[vc_row][vc_column][vc_single_image image=”4479″ img_size=”large”][vc_custom_heading text=”What is Alpha particles?”][vc_column_text]Alpha particles (also termed alpha radiation or alpha rays) was the first nuclear radiation to be discovered (beta particles and gamma rays were identified soon after), they are produced by the alpha decay of a radioactive nucleus.
Because the nucleus is unstable a piece of it is ejected, allowing the nucleus to reach a more stable state.
The piece that is ejected is the alpha particle, which is made up of two protons and two neutrons: this is the nucleus of the helium atom.
Helium is an inert and harmless gas, so the particles are not dangerous in themselves, it is only because of the high speeds at which they are ejected from the nuclei that make them dangerous. At these high speeds, they have enough energy to break bonds in the matter or ionize atoms (knock electrons off), which is especially deleterious for living cells.[/vc_column_text][vc_video link=”https://www.youtube.com/watch?v=je9_RtwhjWg”][vc_custom_heading text=”How do alpha particles affect the body?”][vc_column_text]The health effect from exposure to alpha particles depends greatly on how a person is exposed. Alpha particles lack the energy to penetrate even the outer layer of skin, so exposure to the outside of the body is not a major concern. Inside the body, however, they can be very harmful. If alpha-emitters are inhaled, swallowed, or get into the body through a cut, the alpha particles can damage sensitive living tissue. The way these large, heavy particles cause damage makes them more dangerous than other types of radiation.
The ionization they cause are very close together – they can release all their energy in a few cells. This results in more severe damage to cells and DNA.[/vc_column_text][vc_custom_heading text=”How Alpha particles are formed?”][vc_column_text]Many alpha emitters occur naturally in the environment.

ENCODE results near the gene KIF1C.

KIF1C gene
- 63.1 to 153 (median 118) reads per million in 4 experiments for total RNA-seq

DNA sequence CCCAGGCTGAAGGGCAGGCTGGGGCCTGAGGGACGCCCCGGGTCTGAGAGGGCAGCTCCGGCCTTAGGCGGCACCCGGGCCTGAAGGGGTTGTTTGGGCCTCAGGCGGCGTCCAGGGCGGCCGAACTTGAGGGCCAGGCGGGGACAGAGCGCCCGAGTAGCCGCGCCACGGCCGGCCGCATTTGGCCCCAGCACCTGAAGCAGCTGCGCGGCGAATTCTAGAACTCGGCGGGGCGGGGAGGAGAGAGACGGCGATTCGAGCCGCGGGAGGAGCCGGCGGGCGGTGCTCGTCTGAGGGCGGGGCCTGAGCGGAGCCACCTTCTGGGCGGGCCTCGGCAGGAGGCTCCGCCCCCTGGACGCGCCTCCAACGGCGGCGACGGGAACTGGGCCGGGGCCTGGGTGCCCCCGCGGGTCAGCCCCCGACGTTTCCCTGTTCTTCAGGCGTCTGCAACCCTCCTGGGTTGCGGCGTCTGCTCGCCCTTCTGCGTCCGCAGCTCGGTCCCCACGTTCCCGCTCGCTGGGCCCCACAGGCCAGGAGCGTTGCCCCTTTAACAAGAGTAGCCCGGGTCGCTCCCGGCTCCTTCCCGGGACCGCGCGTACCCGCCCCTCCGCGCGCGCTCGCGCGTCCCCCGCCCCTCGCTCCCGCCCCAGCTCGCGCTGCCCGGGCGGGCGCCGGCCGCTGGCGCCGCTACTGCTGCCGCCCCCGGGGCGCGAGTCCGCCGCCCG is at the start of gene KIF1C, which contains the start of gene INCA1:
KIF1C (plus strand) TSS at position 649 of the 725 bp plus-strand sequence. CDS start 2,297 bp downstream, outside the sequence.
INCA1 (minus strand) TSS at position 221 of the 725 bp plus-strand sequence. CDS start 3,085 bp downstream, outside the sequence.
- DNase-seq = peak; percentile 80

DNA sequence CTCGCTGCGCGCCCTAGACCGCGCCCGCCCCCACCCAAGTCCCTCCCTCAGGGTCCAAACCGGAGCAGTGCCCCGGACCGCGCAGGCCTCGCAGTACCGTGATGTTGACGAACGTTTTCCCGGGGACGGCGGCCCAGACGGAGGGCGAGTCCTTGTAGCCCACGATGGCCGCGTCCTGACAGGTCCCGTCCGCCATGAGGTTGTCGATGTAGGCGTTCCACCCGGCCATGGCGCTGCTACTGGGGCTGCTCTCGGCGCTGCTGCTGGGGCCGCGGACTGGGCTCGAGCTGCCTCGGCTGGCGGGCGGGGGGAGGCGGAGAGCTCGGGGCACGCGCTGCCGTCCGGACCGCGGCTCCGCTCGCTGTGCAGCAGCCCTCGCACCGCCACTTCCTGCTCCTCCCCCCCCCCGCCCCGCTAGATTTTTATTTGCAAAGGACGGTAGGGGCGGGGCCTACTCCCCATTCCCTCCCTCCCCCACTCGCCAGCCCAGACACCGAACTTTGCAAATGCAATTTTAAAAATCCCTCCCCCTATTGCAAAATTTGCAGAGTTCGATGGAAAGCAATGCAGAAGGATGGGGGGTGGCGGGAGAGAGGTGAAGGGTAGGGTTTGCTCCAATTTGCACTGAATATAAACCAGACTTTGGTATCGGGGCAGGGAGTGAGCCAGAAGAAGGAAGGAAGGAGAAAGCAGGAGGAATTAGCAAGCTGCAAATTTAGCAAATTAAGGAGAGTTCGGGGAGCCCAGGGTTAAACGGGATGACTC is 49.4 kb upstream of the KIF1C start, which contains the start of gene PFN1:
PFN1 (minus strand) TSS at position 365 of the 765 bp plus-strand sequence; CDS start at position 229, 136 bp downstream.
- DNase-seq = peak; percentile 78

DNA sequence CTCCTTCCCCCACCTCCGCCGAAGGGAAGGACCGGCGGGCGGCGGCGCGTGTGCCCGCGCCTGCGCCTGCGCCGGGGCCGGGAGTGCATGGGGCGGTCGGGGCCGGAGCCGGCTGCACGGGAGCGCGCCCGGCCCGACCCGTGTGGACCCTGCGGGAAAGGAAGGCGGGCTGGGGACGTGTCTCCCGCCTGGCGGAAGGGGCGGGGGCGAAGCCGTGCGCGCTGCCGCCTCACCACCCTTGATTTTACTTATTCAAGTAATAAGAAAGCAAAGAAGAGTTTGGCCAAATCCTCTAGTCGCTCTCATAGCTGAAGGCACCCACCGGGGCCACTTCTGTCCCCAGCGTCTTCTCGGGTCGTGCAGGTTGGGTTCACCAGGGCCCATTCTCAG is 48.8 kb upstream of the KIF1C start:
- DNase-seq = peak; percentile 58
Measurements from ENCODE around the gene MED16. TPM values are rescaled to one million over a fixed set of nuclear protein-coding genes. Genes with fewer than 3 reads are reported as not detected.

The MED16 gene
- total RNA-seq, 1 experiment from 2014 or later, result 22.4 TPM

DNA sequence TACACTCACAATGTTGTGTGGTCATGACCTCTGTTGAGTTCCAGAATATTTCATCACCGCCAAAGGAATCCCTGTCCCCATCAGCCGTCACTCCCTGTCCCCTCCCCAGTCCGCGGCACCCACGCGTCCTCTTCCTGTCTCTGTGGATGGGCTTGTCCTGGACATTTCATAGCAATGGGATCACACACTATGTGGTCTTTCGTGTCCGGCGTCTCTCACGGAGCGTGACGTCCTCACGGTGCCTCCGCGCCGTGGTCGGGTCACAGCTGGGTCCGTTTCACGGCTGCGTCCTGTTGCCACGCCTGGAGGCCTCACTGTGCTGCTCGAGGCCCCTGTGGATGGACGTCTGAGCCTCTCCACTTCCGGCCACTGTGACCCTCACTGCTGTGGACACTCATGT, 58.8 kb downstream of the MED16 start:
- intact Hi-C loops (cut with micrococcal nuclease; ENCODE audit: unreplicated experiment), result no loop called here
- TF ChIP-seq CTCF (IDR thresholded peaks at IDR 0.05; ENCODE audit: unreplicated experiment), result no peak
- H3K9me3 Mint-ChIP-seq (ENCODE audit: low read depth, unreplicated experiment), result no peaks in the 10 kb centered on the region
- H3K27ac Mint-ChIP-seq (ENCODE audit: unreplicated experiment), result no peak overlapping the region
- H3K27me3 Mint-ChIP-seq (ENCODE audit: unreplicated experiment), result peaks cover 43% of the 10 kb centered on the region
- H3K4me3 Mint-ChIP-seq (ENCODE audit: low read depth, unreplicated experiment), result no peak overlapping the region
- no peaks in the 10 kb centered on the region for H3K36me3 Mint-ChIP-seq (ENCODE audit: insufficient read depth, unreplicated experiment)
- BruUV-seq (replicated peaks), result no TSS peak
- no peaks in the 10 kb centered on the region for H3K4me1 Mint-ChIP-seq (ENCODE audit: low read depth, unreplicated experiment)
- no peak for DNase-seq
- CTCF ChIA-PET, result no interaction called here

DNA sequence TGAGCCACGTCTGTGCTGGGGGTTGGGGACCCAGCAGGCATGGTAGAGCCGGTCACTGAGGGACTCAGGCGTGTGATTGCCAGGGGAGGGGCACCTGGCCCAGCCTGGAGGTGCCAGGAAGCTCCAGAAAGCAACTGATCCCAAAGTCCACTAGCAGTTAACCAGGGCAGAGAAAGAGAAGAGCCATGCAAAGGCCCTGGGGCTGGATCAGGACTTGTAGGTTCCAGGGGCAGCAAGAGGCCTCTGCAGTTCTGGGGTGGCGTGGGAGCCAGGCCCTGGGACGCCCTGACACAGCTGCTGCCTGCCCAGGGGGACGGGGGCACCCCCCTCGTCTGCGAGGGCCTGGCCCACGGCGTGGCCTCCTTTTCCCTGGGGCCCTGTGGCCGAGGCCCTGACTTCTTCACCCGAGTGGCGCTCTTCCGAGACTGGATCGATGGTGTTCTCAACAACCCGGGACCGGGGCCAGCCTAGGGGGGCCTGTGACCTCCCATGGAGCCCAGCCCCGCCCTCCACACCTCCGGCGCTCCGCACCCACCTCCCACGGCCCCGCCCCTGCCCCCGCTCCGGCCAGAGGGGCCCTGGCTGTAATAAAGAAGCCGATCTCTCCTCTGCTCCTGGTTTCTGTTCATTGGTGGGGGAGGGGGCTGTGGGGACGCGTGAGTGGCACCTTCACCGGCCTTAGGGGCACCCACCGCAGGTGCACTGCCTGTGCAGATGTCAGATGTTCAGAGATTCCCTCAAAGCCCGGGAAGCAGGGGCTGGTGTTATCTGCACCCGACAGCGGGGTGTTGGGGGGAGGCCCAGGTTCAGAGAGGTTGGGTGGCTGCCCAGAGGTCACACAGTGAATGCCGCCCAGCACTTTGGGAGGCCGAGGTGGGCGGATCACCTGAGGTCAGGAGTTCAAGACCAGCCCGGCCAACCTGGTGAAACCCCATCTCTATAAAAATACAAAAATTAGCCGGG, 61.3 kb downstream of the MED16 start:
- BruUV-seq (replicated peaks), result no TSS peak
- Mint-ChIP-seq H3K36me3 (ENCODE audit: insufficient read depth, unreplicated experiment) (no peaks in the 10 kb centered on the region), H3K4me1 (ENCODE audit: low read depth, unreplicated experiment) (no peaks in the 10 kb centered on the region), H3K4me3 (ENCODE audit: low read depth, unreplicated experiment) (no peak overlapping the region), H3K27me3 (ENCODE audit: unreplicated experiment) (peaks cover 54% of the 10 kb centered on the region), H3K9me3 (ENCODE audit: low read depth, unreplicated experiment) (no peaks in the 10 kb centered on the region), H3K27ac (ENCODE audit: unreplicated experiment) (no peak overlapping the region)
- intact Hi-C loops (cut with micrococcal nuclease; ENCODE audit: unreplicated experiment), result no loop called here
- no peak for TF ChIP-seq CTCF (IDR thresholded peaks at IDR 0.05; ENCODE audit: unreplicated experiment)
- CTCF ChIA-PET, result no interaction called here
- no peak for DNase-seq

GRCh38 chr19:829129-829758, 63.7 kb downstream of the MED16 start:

For example, alpha particles are given off by radionuclides such as uranium-238, radium-226, and other members of the naturally occurring uranium, thorium and actinium decay series which are present in varying amounts in nearly all rocks, soils, and water.
Artificially produced sources of alpha particles include the radioisotopes of elements such as plutonium, americium, curium, and californium.
These are generally produced in a nuclear reactor through the absorption of neutrons by various uranium radioisotopes.
We also have the ones produced by thorium and actinium decay series which are present in varying amounts in nearly all rocks, soils, and water.[/vc_column_text][vc_custom_heading text=”What are alpha particles used for?”][vc_column_text]Alpha particles have low penetrating power but this still provides a range of useful applications:
smoke detectors – americium-241 is commonly used in ionizing smoke detectors.
The smoke that enters the detector reduces the number of alpha particles that are detected and triggers the alarm.
Static eliminators typically use alpha particles from polonium-210 to remove static charges from equipment.
Radioisotope thermoelectric generators use alpha particle decay from plutonium-238 to generate heat which is converted to electricity, commonly used in space probes.
Some alpha emitters are being investigated for their potential use in unsealed source radiotherapy to treat cancer.[/vc_column_text][/vc_column][/vc_row]